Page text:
The third development was the deep-going crisis in the Communist Party of Canada brought about by Soviet leader Nikita Khrushchev’s revelations of Stalin’s criminal terror regime at the 20th Congress of the Soviet CP in 1956, and the subsequent suppression by Moscow of the Hungarian workers’ uprising that same year. The Canadian CP suffered a deep split both in its ranks and central leadership, including most of its Jewish supporters, who reeled under the revelations of the systematic persecution of their brothers and sisters in the Stalinized USSR.
The combined impact of these three developments was to push the left into a period of ideological disruption and confusion, political retreat, and lack of confidence in our future prospects.
First rains after a long drought
The Cuban Revolution’s victory in 1959 came like the first rains after a long drought. Its message of hope and courage reached Canada and the left, especially the CCF left wing. Many Marxist-oriented workers and intellectuals who had been disillusioned and embittered by the disaster of Stalinism, as revealed at the 20th CPSU Congress, found new hope in Cuba. Young anti-imperialist rebels led that revolution. They carried no Stalinist baggage from their past; no skeletons crowded their attics and closets.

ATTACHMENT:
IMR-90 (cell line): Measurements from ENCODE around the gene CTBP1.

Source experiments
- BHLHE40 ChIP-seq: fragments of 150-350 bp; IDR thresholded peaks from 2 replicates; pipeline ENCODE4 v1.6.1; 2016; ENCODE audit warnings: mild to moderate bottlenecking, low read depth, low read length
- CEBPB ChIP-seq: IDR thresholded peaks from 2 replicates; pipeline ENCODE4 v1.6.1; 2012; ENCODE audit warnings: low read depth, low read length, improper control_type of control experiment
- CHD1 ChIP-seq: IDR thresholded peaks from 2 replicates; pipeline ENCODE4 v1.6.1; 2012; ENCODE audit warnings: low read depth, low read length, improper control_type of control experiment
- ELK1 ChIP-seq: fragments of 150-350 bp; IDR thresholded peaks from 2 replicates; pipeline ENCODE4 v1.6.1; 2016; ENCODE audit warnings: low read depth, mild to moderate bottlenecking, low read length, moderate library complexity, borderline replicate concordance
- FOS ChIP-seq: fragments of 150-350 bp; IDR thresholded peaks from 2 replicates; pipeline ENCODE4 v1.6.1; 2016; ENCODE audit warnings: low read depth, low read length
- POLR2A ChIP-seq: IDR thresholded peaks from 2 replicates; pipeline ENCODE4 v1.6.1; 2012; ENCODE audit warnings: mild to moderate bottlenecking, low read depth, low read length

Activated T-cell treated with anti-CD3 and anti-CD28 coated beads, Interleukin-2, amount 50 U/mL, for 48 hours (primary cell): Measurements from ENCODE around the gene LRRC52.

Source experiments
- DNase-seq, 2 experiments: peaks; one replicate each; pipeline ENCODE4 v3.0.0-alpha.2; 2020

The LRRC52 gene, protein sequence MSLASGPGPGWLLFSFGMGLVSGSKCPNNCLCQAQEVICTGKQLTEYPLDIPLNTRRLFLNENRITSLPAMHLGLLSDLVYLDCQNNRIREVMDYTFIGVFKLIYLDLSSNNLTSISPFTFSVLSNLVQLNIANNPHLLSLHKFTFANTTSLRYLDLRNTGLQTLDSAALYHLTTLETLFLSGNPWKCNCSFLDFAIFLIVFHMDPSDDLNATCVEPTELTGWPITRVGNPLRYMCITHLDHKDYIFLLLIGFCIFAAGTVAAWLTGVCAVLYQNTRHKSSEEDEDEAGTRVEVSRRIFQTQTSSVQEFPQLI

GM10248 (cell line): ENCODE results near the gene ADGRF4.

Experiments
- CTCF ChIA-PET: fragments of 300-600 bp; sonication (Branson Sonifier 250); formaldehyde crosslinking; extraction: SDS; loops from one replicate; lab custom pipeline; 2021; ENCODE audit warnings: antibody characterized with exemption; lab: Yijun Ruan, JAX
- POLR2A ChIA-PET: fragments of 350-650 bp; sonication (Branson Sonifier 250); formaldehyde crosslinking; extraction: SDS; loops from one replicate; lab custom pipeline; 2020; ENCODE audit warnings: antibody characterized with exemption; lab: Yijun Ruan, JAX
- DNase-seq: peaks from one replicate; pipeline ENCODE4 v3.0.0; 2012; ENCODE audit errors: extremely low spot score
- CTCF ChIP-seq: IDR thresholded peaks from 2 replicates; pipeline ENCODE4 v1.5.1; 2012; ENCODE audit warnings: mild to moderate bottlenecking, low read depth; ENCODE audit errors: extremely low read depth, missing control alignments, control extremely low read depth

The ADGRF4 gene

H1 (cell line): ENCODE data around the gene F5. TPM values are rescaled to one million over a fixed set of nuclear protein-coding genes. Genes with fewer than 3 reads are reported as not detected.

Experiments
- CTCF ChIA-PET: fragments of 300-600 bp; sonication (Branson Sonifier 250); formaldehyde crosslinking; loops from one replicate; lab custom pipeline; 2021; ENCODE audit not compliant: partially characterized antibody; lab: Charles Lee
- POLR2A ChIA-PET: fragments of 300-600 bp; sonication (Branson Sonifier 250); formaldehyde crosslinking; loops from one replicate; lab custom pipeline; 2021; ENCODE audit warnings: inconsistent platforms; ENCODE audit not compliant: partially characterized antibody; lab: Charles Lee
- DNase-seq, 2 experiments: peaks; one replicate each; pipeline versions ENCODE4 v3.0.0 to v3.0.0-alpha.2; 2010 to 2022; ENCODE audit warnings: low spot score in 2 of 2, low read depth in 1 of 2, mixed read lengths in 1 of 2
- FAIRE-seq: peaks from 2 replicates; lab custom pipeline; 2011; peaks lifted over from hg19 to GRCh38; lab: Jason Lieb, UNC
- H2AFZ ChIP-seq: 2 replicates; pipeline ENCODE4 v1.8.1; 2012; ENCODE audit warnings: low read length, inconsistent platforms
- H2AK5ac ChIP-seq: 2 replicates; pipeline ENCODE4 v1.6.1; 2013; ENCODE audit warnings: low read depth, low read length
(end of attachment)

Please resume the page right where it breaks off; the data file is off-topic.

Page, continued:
And what cool, smooth, superb communicators! Fidel Castro’s April 1961 declaration of the socialist character and aims of Cuba’s revolution sparked even greater interest and motivated many to commit time and money to the FPCC’s solidarity work. Books like Listen Yankee by the U.S. left sociologist C. Wright Mills10 and Sartre on Cuba by the leading French existentialist philosopher Jean-Paul Sartre11 became best sellers not just through the FPCCs, but in many bookstores and university outlets across the country.
The BC FPCC membership was always well above 200. I did not have to pummel people to keep their dues paid up. Our BC membership included prominent CCF-NDP MPs like Colin Cameron (Nanaimo), Bert Herridge (Kootenay-West MP), Skeena MP Frank Howard, Nanaimo MLA Dave Stupich, and Cranbrook MLA Leo Nimsick.12
Prominent trade unionists helped to found the BC Committee, and quite a number continued their support despite the phased defection of pro-Moscow and pro-Beijing CPC adherents, and their subsequent launching of two rival “Canada-Cuba Friendship” associations or societies.